By Ben Weiner | CEO, Conjungo
The whole notion of SaaS is that as it is known in the trade, is a great idea, has many benefits but it is, I believe still in it’s fancy. The benefits of SaaS are well documented but not necessarily understood simply because of the terminology used to describe them.
One of the key benefits of SaaS that seems to be ignored is that the aim of such a system is to deliver a solution that is paid for as and when people use the system i.e. they pay for according to what they use. So, to draw an analogy, why pay for a large bottle of a carbonated beverage when you only want a cup? Of course you can buy a can thereby resolving this particular issue!
Typically, technology vendors have used a licence model which means that users will pay a fee on a per user whereas with SaaS, users pay for what they use rather than for licences that they may never actually use or only use on an ad hoc basis. It redefines the term value in the true sense allowing the customer greater choice and flexibility.
According to Matt McCloskey, Head of Applications & Services with Virgin Media Business , the ideal ‘cloud’ solutions should be:
●Scalable - a solution able to be developed and expanded quickly when required, in line with customer needs.
●Virtual - to shield the end user from the complexities that makes the solution possible, presenting users with only with the resources that they want and not the intricacies’ behind the systems.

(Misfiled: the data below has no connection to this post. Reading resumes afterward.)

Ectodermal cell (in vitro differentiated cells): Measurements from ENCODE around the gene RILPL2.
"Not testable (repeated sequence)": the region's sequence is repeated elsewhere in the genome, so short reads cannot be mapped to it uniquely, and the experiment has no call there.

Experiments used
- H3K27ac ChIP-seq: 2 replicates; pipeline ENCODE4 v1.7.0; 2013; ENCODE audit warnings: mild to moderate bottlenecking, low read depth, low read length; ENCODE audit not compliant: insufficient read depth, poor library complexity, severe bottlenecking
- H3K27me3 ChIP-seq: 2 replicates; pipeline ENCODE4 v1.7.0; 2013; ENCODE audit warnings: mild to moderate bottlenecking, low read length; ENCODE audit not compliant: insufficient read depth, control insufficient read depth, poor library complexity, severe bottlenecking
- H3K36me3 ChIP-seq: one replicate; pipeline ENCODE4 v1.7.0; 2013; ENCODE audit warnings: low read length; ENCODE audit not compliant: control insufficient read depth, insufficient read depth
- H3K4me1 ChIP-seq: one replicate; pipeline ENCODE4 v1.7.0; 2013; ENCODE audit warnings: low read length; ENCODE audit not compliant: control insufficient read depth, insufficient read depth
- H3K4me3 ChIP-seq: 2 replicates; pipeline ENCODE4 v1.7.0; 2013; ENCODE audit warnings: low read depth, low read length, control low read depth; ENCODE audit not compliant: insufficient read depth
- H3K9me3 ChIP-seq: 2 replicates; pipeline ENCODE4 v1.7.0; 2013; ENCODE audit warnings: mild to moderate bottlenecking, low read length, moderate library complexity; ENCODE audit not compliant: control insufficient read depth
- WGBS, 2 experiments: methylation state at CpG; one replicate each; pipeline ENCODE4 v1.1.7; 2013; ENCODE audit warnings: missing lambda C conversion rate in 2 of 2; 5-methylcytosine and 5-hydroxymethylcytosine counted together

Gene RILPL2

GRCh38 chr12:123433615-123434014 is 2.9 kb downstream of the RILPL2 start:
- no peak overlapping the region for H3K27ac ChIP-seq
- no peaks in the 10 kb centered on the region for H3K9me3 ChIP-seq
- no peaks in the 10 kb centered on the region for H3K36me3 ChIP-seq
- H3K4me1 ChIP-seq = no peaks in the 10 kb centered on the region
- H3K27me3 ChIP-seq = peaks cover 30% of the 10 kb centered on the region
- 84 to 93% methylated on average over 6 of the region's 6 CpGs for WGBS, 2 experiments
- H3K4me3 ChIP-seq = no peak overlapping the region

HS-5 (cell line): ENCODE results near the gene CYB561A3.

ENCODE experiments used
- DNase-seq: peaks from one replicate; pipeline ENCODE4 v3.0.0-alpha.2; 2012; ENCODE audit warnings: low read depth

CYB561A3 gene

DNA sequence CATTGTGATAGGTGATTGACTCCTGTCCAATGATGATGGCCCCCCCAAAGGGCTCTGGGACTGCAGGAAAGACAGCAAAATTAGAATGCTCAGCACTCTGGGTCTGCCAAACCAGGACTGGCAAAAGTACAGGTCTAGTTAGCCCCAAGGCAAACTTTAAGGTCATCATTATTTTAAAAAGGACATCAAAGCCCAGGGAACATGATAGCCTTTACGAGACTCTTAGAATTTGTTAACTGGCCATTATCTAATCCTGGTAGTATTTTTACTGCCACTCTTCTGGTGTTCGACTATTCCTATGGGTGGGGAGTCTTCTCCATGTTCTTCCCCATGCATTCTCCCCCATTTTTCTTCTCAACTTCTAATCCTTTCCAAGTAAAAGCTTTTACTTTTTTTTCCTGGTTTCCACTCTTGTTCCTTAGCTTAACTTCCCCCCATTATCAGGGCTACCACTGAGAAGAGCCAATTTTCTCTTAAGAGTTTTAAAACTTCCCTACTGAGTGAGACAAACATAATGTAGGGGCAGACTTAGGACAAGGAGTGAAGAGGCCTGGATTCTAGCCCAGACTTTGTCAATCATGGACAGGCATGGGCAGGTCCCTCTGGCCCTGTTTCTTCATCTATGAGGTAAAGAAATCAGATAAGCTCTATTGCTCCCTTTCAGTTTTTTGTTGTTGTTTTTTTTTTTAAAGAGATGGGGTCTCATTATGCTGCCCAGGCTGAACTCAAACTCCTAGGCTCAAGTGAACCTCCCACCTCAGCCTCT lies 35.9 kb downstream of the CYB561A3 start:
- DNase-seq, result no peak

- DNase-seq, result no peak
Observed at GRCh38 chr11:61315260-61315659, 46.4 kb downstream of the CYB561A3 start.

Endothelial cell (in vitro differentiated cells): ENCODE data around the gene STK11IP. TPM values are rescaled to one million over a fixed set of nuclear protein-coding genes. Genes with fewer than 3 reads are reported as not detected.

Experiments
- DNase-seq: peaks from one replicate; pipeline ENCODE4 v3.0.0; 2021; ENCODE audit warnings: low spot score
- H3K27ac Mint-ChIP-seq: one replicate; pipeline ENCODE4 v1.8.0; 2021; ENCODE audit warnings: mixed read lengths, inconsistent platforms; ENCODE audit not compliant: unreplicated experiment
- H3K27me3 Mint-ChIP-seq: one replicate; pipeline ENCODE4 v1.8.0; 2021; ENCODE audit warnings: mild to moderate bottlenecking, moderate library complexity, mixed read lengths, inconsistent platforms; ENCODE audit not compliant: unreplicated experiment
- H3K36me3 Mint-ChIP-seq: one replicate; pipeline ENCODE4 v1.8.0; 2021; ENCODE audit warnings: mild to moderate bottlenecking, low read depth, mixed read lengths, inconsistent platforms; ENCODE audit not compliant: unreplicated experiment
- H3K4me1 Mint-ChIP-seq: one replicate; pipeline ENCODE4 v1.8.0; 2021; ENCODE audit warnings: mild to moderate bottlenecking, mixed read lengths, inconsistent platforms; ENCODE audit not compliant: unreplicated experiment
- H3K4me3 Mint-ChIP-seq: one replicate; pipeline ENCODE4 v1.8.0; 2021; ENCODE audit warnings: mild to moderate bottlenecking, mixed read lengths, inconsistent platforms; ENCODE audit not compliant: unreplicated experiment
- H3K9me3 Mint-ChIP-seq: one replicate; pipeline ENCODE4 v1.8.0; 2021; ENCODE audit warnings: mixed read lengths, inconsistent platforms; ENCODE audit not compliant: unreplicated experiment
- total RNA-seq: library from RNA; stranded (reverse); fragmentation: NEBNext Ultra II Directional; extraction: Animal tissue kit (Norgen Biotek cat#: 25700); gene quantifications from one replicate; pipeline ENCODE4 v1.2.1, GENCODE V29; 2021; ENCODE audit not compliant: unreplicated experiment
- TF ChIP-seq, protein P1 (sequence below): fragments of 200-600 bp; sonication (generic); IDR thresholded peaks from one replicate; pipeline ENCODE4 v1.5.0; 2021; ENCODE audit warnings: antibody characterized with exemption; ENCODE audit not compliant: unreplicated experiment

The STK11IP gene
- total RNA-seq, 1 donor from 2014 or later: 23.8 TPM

●On demand - with resources allocated and then removed in seconds when finished with.
●IP-based - so the solution can operate seamlessly in any environment and using any hardware or operating system.
●Multi-tenanted - so that a single resource is used to share multiple applications among multiple users, enabling proper cost benefits to be realised.
●Measurable -with the solution’s performance backed by a well defined and clearly understood service level agreement. This will ensure high level of service and guard potential issues and problems.
●Priced by usage -so that the service is paid for according to the value it delivers and the use that’s made of it.
I have to agree with Matt, the key issue again, is that you pay for the service or software according usage and not on a licence basis. For example, Conjungo has a campaign management, lead tracking tool that is truly SaaS – our customers pay per campaign so don’t have to assign budget to a service that may never use.
So, what’s the real definition of SaaS and what else should you look out for when investigating what is the right option for you and your organisation?
For a solution to be a real SaaS model, then the following should apply:
•All software upgrades should be included in the subscription fee
•That the company can guarantee that the service is always up to date i.e. using the latest version of the software
•That all updates are included in the fee and that there will not be any issues or disruption when upgrades are implemented
•That the solution can be configured to meet your individual needs
Right now, there doesn’t appear to be that many real SaaS models available – not in the true sense of what I believe it should truly represent. If you have any doubts, then use the checklists above or feel free to contact me at firstname.lastname@example.org